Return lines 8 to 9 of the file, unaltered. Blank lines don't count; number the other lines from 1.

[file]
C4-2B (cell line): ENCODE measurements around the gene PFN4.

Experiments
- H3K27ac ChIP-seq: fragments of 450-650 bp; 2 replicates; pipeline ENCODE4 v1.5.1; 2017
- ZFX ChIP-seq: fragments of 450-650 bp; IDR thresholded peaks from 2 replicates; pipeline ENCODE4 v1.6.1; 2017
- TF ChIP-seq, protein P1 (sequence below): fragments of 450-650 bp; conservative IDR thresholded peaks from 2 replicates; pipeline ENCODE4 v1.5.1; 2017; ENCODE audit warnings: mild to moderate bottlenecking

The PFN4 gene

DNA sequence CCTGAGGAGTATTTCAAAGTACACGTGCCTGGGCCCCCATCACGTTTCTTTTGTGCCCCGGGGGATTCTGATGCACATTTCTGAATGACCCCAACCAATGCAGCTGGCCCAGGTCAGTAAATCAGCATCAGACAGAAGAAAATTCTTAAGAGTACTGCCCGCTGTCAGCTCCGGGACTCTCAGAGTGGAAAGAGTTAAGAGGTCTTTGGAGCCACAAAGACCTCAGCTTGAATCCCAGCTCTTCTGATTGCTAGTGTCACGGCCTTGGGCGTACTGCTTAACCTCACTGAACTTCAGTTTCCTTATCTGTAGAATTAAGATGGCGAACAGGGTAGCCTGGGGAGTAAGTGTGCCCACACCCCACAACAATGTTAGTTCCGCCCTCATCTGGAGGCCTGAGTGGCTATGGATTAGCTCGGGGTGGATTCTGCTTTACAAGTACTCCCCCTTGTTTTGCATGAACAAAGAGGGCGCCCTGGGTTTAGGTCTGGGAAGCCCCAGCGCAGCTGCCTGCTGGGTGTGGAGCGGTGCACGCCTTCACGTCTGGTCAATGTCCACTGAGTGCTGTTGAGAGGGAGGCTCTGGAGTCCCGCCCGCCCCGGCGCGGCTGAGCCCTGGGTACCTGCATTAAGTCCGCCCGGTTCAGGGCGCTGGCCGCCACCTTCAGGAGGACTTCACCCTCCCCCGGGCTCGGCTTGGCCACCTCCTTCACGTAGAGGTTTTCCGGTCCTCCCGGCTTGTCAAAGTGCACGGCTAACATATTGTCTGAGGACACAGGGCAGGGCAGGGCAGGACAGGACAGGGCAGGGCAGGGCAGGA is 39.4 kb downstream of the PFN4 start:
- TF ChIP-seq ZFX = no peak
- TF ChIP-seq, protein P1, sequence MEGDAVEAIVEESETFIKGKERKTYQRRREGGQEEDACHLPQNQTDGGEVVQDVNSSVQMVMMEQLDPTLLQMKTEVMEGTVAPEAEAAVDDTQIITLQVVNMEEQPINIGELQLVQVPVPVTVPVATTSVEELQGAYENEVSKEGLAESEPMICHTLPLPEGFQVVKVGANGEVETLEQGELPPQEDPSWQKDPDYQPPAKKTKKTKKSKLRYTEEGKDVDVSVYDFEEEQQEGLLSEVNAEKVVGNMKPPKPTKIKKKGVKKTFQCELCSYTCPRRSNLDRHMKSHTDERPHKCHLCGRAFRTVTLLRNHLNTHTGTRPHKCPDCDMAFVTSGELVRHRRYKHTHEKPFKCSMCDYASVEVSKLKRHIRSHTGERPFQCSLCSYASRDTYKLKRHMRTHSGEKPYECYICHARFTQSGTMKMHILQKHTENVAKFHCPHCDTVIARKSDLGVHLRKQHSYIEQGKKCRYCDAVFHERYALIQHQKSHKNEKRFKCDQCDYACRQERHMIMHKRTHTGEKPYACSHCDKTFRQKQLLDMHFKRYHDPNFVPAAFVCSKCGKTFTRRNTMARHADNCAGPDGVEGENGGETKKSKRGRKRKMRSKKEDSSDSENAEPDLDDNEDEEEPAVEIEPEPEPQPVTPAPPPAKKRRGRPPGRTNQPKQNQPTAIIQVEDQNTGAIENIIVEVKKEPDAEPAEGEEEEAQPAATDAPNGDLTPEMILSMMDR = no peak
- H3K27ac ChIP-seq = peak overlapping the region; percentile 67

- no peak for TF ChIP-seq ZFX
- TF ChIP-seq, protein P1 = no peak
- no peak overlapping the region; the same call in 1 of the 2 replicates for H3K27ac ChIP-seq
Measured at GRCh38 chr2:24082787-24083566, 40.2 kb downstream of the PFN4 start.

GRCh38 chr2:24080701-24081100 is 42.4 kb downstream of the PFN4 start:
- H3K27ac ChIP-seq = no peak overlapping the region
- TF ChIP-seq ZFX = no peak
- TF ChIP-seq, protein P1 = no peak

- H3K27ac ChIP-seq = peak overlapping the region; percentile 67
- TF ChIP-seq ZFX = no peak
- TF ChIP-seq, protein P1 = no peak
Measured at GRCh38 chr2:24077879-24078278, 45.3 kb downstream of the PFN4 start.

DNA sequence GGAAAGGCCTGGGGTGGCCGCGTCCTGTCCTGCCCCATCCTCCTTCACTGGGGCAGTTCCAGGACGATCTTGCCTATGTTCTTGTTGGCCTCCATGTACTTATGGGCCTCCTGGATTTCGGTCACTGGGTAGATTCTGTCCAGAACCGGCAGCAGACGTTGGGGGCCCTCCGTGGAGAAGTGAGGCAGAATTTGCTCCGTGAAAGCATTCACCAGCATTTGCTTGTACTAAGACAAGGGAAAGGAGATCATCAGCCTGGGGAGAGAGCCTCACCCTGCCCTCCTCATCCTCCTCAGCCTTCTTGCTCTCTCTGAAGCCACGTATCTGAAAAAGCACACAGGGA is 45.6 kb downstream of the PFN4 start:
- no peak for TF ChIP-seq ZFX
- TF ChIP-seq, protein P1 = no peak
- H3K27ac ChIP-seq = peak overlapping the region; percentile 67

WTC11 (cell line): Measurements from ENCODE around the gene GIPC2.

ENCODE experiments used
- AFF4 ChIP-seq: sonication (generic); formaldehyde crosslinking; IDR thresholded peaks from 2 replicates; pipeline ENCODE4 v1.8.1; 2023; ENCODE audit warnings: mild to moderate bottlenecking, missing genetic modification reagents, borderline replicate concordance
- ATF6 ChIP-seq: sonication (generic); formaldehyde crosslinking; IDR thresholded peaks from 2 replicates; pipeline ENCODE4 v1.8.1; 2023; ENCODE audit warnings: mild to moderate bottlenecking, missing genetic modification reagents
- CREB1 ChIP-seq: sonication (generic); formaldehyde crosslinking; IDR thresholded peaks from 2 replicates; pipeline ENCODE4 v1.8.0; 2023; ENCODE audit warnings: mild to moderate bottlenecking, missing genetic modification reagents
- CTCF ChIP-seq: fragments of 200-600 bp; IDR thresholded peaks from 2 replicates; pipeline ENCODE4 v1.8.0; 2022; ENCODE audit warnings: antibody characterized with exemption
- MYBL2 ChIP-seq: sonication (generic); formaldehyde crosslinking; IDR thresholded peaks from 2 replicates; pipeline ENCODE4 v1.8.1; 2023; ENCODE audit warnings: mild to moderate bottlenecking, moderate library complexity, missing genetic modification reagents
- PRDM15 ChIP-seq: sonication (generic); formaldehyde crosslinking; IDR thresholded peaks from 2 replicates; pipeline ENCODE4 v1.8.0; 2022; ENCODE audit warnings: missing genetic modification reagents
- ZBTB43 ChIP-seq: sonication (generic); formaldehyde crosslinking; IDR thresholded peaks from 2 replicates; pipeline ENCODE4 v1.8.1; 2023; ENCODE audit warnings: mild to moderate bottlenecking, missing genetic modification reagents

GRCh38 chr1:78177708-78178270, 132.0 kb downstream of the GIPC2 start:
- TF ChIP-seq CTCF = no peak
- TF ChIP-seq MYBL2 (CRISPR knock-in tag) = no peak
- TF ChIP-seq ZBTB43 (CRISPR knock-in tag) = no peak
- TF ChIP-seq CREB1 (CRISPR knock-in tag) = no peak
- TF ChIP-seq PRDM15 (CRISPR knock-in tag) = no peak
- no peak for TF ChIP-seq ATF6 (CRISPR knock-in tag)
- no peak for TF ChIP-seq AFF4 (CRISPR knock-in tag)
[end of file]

- TF ChIP-seq ZFX = no peak
- TF ChIP-seq, protein P1, sequence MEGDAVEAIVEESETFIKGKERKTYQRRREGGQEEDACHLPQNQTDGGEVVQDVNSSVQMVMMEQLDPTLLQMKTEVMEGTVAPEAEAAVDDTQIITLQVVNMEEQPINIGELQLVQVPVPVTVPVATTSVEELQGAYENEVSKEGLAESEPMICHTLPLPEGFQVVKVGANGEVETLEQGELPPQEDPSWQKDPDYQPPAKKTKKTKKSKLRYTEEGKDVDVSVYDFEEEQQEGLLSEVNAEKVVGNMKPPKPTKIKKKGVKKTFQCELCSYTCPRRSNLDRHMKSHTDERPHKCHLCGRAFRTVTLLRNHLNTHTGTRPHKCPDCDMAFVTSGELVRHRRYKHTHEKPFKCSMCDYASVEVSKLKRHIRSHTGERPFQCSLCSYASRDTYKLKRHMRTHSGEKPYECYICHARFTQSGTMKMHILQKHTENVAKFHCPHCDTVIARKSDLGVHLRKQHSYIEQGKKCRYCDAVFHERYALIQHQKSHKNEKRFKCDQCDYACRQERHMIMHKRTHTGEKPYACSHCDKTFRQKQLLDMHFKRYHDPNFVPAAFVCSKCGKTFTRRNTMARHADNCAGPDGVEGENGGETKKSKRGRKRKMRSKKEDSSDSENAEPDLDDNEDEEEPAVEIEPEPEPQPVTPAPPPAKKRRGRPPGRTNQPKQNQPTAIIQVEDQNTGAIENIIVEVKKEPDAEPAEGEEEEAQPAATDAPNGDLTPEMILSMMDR = no peak